Summary: On September 30, 2006, Joseph Bernazard held Phyllis Fine at knifepoint and threatened to kill her on Brooklyn's trendy restaurant row before a sharpshooter cop killed him with a single bullet. Fine was within inches of her attacker when Officer Louis Gubitosi pulled the trigger and killed the 26-year-old man on the upscale block. Fine said Bernazard, who moments earlier had sliced another women's neck, never spoke to her as he held her by the hair. He instead yelled over and over, "Kill me now! I want to die!" Bernazard's family said he had a history of mental illness and had taken a turn for the worse recently. "They're after me," he told his sister Yolanda. The saga began when Bernazard, who was hallucinating and hearing voices in his head, was taken to Long Island College Hospital on September 30. But he tore out his IV and walked out of the hospital against doctors' wishes. He was still wearing his medical bracelet when he was killed. On the day of the incident, Bernazard grabbed Julie Jacobowitz, 32, a social worker talking on a cell phone with a friend as she walked home from the gym. "If they kill me, I won't have to hurt you," Bernazard told Jacobowitz, police sources said. But as he spoke, he was already slicing into her neck, causing her to scream in agony. A group of construction workers confronted Bernazard, who told them, "The cops are going to have to kill me." When police raced up seconds later, Bernazard pushed the bleeding 32-year-old woman away and ran about 2 blocks to the Met Food Market, where he grabbed Fine by the hair. "He started yelling, 'I'm going to kill her!' " Police Commissioner Raymond Kelly said. Cops surrounded Bernazard outside the store. For 10 minutes, the cops tried to reason with Bernazard, telling him to drop the knife. But he refused and crouched down behind Fine. After the shooting, an ambulance took Bernazard back to the same hospital he had walked out of hours before. He was declared dead on arrival. His victims were not seriously hurt. Source: New York Daily News, October 1, 2006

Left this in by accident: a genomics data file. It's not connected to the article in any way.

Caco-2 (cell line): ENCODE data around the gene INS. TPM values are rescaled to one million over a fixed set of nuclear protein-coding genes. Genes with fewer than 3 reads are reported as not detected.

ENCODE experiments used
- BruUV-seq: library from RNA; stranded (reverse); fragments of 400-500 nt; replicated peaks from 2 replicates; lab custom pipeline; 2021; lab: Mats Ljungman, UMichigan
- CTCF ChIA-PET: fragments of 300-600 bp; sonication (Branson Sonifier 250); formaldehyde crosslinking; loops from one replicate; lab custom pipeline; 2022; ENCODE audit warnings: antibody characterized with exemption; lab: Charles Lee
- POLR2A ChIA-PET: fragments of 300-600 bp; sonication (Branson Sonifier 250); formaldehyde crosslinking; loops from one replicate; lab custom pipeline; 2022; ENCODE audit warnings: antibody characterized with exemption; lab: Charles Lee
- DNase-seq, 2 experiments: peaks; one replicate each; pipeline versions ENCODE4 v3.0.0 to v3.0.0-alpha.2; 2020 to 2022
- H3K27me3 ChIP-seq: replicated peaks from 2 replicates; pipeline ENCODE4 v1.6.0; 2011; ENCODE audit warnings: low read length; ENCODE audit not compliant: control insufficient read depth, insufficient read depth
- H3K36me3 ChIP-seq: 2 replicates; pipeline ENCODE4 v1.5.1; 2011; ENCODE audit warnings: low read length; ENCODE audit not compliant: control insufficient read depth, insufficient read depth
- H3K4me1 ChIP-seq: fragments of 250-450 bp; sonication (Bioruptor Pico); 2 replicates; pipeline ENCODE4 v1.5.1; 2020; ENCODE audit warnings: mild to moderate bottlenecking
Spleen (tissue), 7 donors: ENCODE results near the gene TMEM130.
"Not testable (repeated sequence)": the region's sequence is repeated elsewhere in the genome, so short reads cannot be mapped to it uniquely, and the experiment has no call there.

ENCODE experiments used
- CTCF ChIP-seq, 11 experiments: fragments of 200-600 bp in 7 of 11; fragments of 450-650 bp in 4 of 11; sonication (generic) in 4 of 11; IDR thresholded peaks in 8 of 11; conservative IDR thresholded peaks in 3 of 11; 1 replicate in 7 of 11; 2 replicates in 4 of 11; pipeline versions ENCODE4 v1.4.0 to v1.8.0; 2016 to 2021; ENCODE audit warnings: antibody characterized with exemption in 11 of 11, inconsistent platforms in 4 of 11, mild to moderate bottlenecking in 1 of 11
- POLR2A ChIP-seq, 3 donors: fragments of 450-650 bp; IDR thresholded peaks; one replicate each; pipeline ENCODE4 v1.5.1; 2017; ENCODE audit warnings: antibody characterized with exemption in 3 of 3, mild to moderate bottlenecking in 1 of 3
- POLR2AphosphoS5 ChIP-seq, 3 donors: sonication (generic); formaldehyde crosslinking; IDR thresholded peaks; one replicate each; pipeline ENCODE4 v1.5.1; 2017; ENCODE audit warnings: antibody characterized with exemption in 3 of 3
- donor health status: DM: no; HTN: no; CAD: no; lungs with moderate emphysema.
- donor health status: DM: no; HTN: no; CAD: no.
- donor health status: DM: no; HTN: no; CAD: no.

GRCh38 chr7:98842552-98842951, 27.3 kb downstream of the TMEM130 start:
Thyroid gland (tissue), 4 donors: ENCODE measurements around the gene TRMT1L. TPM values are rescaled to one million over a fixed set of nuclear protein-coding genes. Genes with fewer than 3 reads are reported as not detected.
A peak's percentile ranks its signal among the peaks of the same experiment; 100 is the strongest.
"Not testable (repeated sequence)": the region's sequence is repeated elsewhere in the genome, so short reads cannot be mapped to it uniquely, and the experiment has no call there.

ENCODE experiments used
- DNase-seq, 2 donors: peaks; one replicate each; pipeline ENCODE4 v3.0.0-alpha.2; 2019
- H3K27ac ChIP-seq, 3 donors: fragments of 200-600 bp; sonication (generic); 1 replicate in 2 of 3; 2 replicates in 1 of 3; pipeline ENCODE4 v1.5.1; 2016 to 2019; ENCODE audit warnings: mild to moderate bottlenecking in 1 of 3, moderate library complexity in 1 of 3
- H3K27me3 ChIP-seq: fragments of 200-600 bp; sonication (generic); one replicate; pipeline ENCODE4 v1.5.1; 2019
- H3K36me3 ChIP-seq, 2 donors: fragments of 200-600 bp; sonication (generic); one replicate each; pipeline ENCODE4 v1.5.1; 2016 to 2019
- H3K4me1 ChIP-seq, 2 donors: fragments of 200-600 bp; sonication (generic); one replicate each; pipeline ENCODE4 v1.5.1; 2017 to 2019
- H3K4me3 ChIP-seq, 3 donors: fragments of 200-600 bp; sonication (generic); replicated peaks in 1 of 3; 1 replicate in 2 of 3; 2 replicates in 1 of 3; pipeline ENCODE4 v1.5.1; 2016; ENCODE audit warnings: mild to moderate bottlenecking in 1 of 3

Date: 4/2004

Location: Manhasset, Nassau, NY

Summary: Jessie Weiner, 24 and her mother Judith, 60, were found dead in a Manhasset, NY motel after overdosing on pills on April 14, 2004. A bottle of prescription drugs was found inside the room but no suicide note was left, police said. The two were reported missing several days earlier when Barry Weiner, 57, walked into a police stationhouse and said his wife and daughter had not returned to their Douglaston, Queens home after leaving in the family car. Sources said Judith Weiner, a retired city elementary school teacher, had kidney problems and suffered from depression, and that Jessie Weiner was bipolar. "She was despondent and had a lot of medical problems," Barry Weiner said of his wife. Both women had attempted suicide in the past. Detectives from the NYPD's missing persons squad used credit card information to track them to the motel. It was unclear when they checked in. Source: New York Daily News, April 15, 2004

 

Date: 12/2006

Location: Bronx, Bronx, NY

Summary: Anatoly Dimitriev, a 62-year-old man was shot and killed in a confrontation with police on December 16, 2006. Neighbors said Dimitriev appeared to be mentally ill. They saw Dimitriev throwing bottles out his apartment window and chopping at trees with an ax in the courtyard of the co-op apartment building where he lived with his 41-year-old son in the city's Bronx borough. After receiving several emergency calls about an elderly man with a hatchet, police responded to Dimitriev's apartment building. By the time they arrived, Dimitriev had barricaded himself in his apartment, holding his son hostage. Police burst through the apartment door, and Dimitriev fled through a window onto the fire escape, leaving his unharmed son behind. Police followed Dimitriev, demanding he lay down the ax. When he began to come at police with the weapon, an officer shot him. Two bullets struck the 62-year-old in the abdomen. Dimitriev was taken to an area hospital, where he was pronounced dead. Source: Associated Press, December 18, 2006

 

Date: 12/2006

Location: Buffalo, Erie, NY